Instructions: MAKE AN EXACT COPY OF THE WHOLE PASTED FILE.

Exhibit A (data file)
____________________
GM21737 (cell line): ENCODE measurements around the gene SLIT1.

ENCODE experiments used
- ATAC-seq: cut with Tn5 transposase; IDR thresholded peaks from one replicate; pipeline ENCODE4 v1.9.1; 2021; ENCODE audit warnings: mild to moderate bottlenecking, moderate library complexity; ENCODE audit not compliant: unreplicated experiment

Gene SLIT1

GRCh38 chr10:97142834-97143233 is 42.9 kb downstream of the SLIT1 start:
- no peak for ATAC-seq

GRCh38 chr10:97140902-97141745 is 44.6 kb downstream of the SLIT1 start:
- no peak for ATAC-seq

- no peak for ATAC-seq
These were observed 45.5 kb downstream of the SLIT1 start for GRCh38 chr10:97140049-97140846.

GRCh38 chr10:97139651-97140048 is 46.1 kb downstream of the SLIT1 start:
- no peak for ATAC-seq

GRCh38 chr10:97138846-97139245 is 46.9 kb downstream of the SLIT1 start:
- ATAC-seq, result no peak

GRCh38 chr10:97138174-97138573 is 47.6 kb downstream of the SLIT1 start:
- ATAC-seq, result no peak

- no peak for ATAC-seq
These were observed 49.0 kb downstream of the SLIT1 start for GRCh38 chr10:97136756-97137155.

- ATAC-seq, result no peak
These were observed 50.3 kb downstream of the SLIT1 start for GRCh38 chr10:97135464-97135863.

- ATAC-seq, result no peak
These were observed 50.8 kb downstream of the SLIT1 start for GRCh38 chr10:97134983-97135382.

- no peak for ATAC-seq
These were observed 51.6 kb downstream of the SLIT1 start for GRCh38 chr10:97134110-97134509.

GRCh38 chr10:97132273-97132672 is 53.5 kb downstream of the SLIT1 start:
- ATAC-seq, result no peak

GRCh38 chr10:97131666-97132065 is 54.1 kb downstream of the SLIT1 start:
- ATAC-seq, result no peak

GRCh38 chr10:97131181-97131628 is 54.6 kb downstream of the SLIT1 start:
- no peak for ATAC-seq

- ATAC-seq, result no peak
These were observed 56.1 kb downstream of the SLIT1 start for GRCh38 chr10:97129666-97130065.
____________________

GM21737 (cell line): ENCODE measurements around the gene SLIT1.

ENCODE experiments used
- ATAC-seq: cut with Tn5 transposase; IDR thresholded peaks from one replicate; pipeline ENCODE4 v1.9.1; 2021; ENCODE audit warnings: mild to moderate bottlenecking, moderate library complexity; ENCODE audit not compliant: unreplicated experiment

Gene SLIT1

GRCh38 chr10:97142834-97143233 is 42.9 kb downstream of the SLIT1 start:
- no peak for ATAC-seq

GRCh38 chr10:97140902-97141745 is 44.6 kb downstream of the SLIT1 start:
- no peak for ATAC-seq

- no peak for ATAC-seq
These were observed 45.5 kb downstream of the SLIT1 start for GRCh38 chr10:97140049-97140846.

GRCh38 chr10:97139651-97140048 is 46.1 kb downstream of the SLIT1 start:
- no peak for ATAC-seq

GRCh38 chr10:97138846-97139245 is 46.9 kb downstream of the SLIT1 start:
- ATAC-seq, result no peak

GRCh38 chr10:97138174-97138573 is 47.6 kb downstream of the SLIT1 start:
- ATAC-seq, result no peak

- no peak for ATAC-seq
These were observed 49.0 kb downstream of the SLIT1 start for GRCh38 chr10:97136756-97137155.

- ATAC-seq, result no peak
These were observed 50.3 kb downstream of the SLIT1 start for GRCh38 chr10:97135464-97135863.

- ATAC-seq, result no peak
These were observed 50.8 kb downstream of the SLIT1 start for GRCh38 chr10:97134983-97135382.

- no peak for ATAC-seq
These were observed 51.6 kb downstream of the SLIT1 start for GRCh38 chr10:97134110-97134509.

GRCh38 chr10:97132273-97132672 is 53.5 kb downstream of the SLIT1 start:
- ATAC-seq, result no peak

GRCh38 chr10:97131666-97132065 is 54.1 kb downstream of the SLIT1 start:
- ATAC-seq, result no peak

GRCh38 chr10:97131181-97131628 is 54.6 kb downstream of the SLIT1 start:
- no peak for ATAC-seq

- ATAC-seq, result no peak
These were observed 56.1 kb downstream of the SLIT1 start for GRCh38 chr10:97129666-97130065.